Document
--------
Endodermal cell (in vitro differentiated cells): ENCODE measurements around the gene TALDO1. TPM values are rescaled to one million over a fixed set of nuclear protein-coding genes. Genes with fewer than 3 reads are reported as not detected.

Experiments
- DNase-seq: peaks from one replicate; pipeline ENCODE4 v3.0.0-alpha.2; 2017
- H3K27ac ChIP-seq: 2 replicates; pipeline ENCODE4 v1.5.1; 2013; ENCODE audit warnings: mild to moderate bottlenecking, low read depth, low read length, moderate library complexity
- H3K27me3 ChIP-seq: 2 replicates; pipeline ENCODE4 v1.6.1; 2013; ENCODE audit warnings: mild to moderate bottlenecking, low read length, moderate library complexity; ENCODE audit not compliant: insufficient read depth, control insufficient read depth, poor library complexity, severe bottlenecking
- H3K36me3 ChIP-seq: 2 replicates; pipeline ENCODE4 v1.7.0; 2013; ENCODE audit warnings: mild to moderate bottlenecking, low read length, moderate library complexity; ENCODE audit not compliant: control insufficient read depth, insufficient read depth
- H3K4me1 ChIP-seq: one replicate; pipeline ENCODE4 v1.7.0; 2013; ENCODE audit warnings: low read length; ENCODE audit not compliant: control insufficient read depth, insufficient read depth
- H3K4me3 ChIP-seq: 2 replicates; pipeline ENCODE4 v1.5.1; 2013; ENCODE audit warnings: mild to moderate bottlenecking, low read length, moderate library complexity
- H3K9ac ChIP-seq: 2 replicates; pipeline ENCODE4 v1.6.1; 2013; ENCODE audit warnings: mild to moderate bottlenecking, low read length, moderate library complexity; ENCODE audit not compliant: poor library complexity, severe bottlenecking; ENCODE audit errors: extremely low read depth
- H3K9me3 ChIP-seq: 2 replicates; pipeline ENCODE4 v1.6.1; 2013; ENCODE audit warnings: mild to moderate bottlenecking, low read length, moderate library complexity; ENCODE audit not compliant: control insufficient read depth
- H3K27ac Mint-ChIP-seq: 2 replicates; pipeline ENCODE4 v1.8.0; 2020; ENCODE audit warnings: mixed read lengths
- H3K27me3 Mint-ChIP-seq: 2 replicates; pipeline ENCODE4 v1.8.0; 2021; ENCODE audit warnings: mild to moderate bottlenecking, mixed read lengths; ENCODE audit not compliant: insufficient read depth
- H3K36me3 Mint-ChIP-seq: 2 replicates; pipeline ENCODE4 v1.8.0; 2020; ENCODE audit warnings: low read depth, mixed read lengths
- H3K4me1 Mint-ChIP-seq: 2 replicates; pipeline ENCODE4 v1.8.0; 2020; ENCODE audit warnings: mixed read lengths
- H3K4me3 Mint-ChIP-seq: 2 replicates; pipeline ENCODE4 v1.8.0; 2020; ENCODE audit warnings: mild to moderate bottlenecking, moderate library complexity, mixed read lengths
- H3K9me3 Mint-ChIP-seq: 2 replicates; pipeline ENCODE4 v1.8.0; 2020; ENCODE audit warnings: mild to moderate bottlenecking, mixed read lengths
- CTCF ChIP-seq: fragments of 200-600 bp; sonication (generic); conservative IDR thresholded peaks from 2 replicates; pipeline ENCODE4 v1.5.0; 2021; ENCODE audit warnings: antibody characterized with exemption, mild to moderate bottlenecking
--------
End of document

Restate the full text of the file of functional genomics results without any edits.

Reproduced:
Endodermal cell (in vitro differentiated cells): ENCODE measurements around the gene TALDO1. TPM values are rescaled to one million over a fixed set of nuclear protein-coding genes. Genes with fewer than 3 reads are reported as not detected.

Experiments
- DNase-seq: peaks from one replicate; pipeline ENCODE4 v3.0.0-alpha.2; 2017
- H3K27ac ChIP-seq: 2 replicates; pipeline ENCODE4 v1.5.1; 2013; ENCODE audit warnings: mild to moderate bottlenecking, low read depth, low read length, moderate library complexity
- H3K27me3 ChIP-seq: 2 replicates; pipeline ENCODE4 v1.6.1; 2013; ENCODE audit warnings: mild to moderate bottlenecking, low read length, moderate library complexity; ENCODE audit not compliant: insufficient read depth, control insufficient read depth, poor library complexity, severe bottlenecking
- H3K36me3 ChIP-seq: 2 replicates; pipeline ENCODE4 v1.7.0; 2013; ENCODE audit warnings: mild to moderate bottlenecking, low read length, moderate library complexity; ENCODE audit not compliant: control insufficient read depth, insufficient read depth
- H3K4me1 ChIP-seq: one replicate; pipeline ENCODE4 v1.7.0; 2013; ENCODE audit warnings: low read length; ENCODE audit not compliant: control insufficient read depth, insufficient read depth
- H3K4me3 ChIP-seq: 2 replicates; pipeline ENCODE4 v1.5.1; 2013; ENCODE audit warnings: mild to moderate bottlenecking, low read length, moderate library complexity
- H3K9ac ChIP-seq: 2 replicates; pipeline ENCODE4 v1.6.1; 2013; ENCODE audit warnings: mild to moderate bottlenecking, low read length, moderate library complexity; ENCODE audit not compliant: poor library complexity, severe bottlenecking; ENCODE audit errors: extremely low read depth
- H3K9me3 ChIP-seq: 2 replicates; pipeline ENCODE4 v1.6.1; 2013; ENCODE audit warnings: mild to moderate bottlenecking, low read length, moderate library complexity; ENCODE audit not compliant: control insufficient read depth
- H3K27ac Mint-ChIP-seq: 2 replicates; pipeline ENCODE4 v1.8.0; 2020; ENCODE audit warnings: mixed read lengths
- H3K27me3 Mint-ChIP-seq: 2 replicates; pipeline ENCODE4 v1.8.0; 2021; ENCODE audit warnings: mild to moderate bottlenecking, mixed read lengths; ENCODE audit not compliant: insufficient read depth
- H3K36me3 Mint-ChIP-seq: 2 replicates; pipeline ENCODE4 v1.8.0; 2020; ENCODE audit warnings: low read depth, mixed read lengths
- H3K4me1 Mint-ChIP-seq: 2 replicates; pipeline ENCODE4 v1.8.0; 2020; ENCODE audit warnings: mixed read lengths
- H3K4me3 Mint-ChIP-seq: 2 replicates; pipeline ENCODE4 v1.8.0; 2020; ENCODE audit warnings: mild to moderate bottlenecking, moderate library complexity, mixed read lengths
- H3K9me3 Mint-ChIP-seq: 2 replicates; pipeline ENCODE4 v1.8.0; 2020; ENCODE audit warnings: mild to moderate bottlenecking, mixed read lengths
- CTCF ChIP-seq: fragments of 200-600 bp; sonication (generic); conservative IDR thresholded peaks from 2 replicates; pipeline ENCODE4 v1.5.0; 2021; ENCODE audit warnings: antibody characterized with exemption, mild to moderate bottlenecking